I did a small tour and then we recorded Bring us the Bright.  It was a Spring tour, because I was still in school.  It was just like three shows or something.  It’s weird looking back, but at the time it was great.  It was a really good tour.  It was even before Sput was in the band.  I was playing keys, of course there was Nate (Werth), League, (Steve) Pruitt was playing drums, I wanna say (Chris) McQueen was playing guitar, Maz (Mike Maher) was playing trumpet, Steve Smith was playing trombone, and (Brian) Donohoe was playing saxophone.   There were three horns.  It was fun, we got back and recorded Bring us the Bright, and by that time I was out of school, so I started touring because I couldn’t really do it before.

Was there a big difference in the way you approached music once you got out of school?  You were freed from these confines of actually learning things, you have down time to process, when did it start to sink in?  How long did it take before you were able to relax and enjoy music again?

Pretty much right when I got out of school.  I remember there was one semester where I was playing in so many groups: directing a Lab Band, playing in a Lab Band, and playing in three small groups.  It was cool, but everything together can get overwhelming.  You can’t really focus your energy.  You’re playing in someone’s group, but more often than not someone’s trying to do original music.  It’s really hard to develop tunes when you’re trying to develop a lot of people’s tunes.  I remember that one semester wanting to narrow it down a little bit and focus more.  I’ve always enjoyed it, but it’s easy to get burnt out in school.  It’s just so different.  You’re always being evaluated when you play music, but that’s somehow okay when it’s not in school.  Or maybe it’s not.  I don’t know.  To be honest, there has never been a public review of us (that I’ve seen) that has been negative.  I’m not saying we don’t deserve it, there have been plenty of shows where we can all agree that it wasn’t a great show, and if someone heard us and was reviewing us, it wouldn’t be good.  But we’ve never had that.  We haven’t had that yet, where someone has slammed us hard, publicly.  Maybe that’s why I can say that.  In school, you’ve got teachers and that’s their job.  If they’re good teachers, they’ll be very critical.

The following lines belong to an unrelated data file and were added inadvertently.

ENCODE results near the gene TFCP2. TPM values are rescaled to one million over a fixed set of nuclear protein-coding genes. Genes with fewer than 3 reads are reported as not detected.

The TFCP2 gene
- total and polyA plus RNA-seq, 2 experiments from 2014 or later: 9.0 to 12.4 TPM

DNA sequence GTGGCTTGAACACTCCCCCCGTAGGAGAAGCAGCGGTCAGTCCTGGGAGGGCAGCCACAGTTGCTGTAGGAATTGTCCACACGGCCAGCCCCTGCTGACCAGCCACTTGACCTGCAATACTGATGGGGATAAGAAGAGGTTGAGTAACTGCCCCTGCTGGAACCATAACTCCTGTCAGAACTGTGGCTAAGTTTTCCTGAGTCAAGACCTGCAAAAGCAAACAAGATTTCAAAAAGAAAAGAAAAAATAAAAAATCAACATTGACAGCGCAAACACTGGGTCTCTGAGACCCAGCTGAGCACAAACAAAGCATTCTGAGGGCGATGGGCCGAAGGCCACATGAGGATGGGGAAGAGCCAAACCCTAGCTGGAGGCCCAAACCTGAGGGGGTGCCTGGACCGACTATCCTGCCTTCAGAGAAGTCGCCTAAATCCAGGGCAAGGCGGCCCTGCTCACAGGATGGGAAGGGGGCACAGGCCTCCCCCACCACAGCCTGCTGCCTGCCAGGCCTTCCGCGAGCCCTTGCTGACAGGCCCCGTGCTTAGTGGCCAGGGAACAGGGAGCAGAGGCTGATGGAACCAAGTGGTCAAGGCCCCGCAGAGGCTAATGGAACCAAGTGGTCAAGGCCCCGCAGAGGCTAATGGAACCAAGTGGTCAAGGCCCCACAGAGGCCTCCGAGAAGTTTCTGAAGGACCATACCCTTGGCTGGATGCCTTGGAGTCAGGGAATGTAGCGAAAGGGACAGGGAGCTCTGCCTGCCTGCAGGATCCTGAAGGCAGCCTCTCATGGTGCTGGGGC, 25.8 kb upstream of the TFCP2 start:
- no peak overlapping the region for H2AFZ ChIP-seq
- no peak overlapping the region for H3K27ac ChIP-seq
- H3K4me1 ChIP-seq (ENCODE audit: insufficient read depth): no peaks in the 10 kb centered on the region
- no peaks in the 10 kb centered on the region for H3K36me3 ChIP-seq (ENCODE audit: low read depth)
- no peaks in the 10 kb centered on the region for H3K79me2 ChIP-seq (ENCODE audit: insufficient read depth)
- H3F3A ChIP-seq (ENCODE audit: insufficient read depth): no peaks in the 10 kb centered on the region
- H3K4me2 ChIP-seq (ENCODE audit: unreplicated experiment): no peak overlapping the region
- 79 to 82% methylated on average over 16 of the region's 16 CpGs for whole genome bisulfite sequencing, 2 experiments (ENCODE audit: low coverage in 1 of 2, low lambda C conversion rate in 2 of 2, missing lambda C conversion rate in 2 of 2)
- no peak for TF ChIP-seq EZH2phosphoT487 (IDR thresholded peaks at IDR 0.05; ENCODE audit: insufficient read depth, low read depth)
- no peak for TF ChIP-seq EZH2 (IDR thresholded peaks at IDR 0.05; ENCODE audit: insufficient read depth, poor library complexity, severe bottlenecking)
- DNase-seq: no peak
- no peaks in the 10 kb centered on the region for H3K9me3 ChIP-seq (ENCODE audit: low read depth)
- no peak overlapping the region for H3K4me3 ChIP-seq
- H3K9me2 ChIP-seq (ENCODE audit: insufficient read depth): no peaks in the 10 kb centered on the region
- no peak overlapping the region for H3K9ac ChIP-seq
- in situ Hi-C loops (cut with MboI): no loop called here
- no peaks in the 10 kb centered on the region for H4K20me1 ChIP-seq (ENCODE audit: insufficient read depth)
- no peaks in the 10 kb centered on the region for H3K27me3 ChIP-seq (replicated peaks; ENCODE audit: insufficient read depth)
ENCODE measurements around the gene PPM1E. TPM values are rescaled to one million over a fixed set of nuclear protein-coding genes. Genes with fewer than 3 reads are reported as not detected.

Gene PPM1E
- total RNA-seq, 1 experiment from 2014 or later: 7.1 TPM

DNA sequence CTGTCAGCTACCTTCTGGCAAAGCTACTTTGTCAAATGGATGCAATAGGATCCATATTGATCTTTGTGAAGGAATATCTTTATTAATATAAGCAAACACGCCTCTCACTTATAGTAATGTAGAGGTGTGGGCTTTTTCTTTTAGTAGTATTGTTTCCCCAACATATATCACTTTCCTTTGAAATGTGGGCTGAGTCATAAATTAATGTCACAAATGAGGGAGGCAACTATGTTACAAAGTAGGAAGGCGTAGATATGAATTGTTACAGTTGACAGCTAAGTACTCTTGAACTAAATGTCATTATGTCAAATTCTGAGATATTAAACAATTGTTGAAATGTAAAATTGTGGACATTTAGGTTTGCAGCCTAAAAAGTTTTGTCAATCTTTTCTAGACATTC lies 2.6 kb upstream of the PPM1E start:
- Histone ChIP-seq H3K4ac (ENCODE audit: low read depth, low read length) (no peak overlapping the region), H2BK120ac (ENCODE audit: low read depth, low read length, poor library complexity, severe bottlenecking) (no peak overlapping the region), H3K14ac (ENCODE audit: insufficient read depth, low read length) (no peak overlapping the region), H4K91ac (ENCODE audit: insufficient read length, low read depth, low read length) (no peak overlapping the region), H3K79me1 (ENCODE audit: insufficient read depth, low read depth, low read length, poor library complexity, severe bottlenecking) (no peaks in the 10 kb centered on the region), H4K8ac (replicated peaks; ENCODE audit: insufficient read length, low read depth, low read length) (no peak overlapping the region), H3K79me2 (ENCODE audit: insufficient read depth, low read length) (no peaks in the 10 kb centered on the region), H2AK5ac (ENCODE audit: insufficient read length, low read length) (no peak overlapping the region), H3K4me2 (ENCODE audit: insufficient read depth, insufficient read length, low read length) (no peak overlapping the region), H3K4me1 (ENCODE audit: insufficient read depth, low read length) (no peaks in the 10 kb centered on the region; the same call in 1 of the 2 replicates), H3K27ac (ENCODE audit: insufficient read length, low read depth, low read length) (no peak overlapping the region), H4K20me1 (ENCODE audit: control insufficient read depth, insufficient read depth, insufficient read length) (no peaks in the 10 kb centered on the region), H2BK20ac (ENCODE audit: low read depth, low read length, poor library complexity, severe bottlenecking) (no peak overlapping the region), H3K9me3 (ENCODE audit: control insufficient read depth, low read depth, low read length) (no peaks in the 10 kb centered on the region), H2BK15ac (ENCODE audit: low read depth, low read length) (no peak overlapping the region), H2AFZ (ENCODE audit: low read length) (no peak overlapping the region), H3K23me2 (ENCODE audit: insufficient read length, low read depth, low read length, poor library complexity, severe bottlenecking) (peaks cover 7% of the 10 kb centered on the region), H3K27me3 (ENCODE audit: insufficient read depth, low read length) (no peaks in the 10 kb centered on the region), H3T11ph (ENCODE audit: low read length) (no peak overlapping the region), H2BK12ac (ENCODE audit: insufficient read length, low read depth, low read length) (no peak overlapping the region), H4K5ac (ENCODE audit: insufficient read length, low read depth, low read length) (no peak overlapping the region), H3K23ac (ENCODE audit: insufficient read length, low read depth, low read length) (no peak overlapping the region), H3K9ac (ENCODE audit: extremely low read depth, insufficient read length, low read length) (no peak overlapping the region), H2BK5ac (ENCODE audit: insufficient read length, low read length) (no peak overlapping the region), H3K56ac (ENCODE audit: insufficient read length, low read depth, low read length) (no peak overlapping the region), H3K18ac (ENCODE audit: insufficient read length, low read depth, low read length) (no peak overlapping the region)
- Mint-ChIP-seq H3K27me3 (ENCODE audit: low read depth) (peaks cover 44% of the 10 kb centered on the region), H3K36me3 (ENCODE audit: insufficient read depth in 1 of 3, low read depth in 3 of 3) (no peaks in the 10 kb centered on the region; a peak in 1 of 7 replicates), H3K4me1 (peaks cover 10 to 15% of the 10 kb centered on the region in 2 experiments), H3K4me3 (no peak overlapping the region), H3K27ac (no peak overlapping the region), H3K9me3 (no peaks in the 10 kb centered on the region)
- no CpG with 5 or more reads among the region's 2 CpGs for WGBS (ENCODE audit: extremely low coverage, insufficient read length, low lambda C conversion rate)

Yes well, you are critically-embraced.  Those that love you, love you mad.  The music is infectious.   But even if you don’t know what good music sounds like, as a critic you can appreciate this is good music.     

It’s very accessible and it’s very good live, because all the musicians are very open, very communicative.

Who were your greatest musical influences as you were developing as a musician?

First, my high school band director gave me a Maynard Ferguson recording, and a Wynton (Marsalis) recording, and I was too stupid and stubborn to listen to them.  I started getting into Blue Note recordings, like late 50s-early 60s.  Freddie Hubbard, Wayne Shorter,  Herbie Hancock – all those albums from when they were young and developing their careers.  That was my bread and butter for a while.  Just getting into trumpet players.  Miles, of course, but that actually took a little bit longer.  Now I love Miles.  Woody Shaw, Chick Corea.  More recently it’s been pretty heavy with Weather Report, Return to Forever, Don Blackman, Bernard Wright, and Parliament Funkadelic.

How many of these have you found as a result of being in Snarky Puppy?

Definitely Bernard and Don Blackman, you know, indirectly.  I think a lot of us have the same influences, if that’s the question that you’re getting at.

There are certain influences that everybody came in with before coming together.  I’m very interested, for example, to know who brought Weather Report to the table.  Obviously Miles is a staple, but then Michael dragged everyone down to the Dallas crowd and to Bernard Wright.  Then there are artists that influence one of you more than the others (like McQueen and Boston), and not everyone shares that.  I think it’s interesting to see where the melting pot starts and how it makes this new sound.  Everyone has a different background, and you have spent the better side of the past four or five years together – you’re family now.  

Yeah, now it’s like everybody’s got something to share.  We’re on long rides on the bus, let’s put on some music.  Everybody’s on the same page so much musically now within the band, chances are if someone’s into it, everyone else will be, too.

There is a lot of trust there.